Wes Moore, a bestselling author and Johns Hopkins University alum, will be the guest speaker at that university’s School of Education commencement in May, officials said April 17.
Moore replaces Ben Carson, the world-renown neurosurgeon who recently came under heavy criticism for his controversial statements on same-sex marriage.
Carson stepped down from his commencement duties for the schools of education and medicine on April 10, saying he did not want the controversies swirling around him to overshadow the ceremonies, according to The Baltimore Sun.
In the months leading up to his planned retirement in June, the respected medical pioneer has become bolder in expressing his political views. In February, he created a dust-up at the nonpartisan National Prayer Breakfast when he went off-script and baldly denounced President Obama’s health care reform.
But he has drawn even more censure for his statements on same-sex marriage during a recent appearance on Fox News.
“Marriage is between a man and a woman,” Carson told Fox News host Sean Hannity. “No group, be they gays, be they NAMBLA, be they people who believe in bestiality, it doesn't matter what they are. They don't get to change the definition.”
Carson’s grouping together of homosexuals with the North American Man/Boy Love Association, a pedophile advocacy group, and people who engage in sex with animals prompted a public slap on the wrist from Johns Hopkins’ CEO Paul B. Rothman and caused students to ask for his replacement as commencement speaker.
“Tension now exists in our community because hurtful, offensive language was used by our colleague, Dr. Ben Carson, when conveying a personal opinion,” Rothman said in a statement posted online. And those comments, he added, “are inconsistent with the culture of our institution.”
In a letter of apology, Carson said while he still opposes homosexuality, he was sorry for the language that he used.
“I am sorry for any embarrassment this has caused,” he wrote, according to the Sun. “But what really saddens me is that my poorly chosen words caused pain for some members of our community, and for that I offer a most sincere and heartfelt apology.”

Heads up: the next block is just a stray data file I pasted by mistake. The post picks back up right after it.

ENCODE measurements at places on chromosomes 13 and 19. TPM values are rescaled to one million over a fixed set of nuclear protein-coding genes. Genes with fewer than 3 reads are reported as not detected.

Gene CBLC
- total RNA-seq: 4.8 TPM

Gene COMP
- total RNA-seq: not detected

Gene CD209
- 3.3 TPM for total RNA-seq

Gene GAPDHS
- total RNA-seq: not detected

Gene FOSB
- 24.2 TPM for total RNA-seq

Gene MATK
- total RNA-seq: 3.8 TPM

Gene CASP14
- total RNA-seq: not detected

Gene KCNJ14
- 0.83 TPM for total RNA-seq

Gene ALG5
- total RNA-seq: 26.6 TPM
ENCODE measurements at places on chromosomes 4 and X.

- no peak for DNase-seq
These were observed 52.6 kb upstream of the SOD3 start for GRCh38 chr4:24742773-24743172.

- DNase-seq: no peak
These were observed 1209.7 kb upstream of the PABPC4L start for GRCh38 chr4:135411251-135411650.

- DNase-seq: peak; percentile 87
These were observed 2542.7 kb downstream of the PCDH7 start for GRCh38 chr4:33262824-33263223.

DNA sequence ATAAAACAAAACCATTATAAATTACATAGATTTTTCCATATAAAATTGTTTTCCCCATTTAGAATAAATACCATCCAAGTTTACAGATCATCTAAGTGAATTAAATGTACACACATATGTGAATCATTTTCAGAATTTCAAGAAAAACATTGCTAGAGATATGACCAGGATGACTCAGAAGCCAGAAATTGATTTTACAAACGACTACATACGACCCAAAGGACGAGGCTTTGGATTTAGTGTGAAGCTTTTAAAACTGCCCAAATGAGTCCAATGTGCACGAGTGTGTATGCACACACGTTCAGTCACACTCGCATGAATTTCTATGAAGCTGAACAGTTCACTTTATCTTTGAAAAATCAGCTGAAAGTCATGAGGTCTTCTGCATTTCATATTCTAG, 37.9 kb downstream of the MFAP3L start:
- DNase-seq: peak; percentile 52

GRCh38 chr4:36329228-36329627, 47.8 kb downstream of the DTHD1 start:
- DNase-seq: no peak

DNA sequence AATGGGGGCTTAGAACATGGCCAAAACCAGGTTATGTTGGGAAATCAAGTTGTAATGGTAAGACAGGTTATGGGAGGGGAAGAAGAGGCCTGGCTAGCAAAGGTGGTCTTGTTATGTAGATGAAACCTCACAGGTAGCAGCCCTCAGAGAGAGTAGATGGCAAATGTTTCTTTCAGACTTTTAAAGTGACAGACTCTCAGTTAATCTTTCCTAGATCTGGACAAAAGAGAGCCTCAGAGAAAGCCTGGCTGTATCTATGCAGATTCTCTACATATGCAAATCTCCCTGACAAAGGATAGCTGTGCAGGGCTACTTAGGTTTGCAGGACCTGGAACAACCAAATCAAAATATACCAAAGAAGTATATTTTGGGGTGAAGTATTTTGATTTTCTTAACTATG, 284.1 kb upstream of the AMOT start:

“Although I do believe marriage is between a man and a woman, there are much less offensive ways to make that point,” he added. “I hope all will look at a lifetime of service over some poorly chosen words.”
Though a less divisive figure than Carson, Moore’s background mirrors that of the famous doctor’s in several ways.
He and his sisters were raised by a widowed mother in Baltimore. Moore also experienced early academic and behavioral struggles, which he eventually overcame to graduate as a commissioned officer from Valley Forge Military College in 1998, and in 2001 from Johns Hopkins, where he played football and earned a bachelor’s degree in international relations. Moore was selected as a Rhodes Scholar and went on to study international relations at Oxford University in England.
Upon graduation, the paratrooper and Army captain completed a tour of duty in Afghanistan. He later served as a White House fellow to then-Secretary of State Condoleezza Rice.
Moore received national acclaim as the author of “The Other Wes Moore,” which was a New York Times and Wall Street Journal bestseller, and he is a television host and news contributor.
Moore also founded an organization called STAND! that works with Baltimore youth involved in the criminal justice system.
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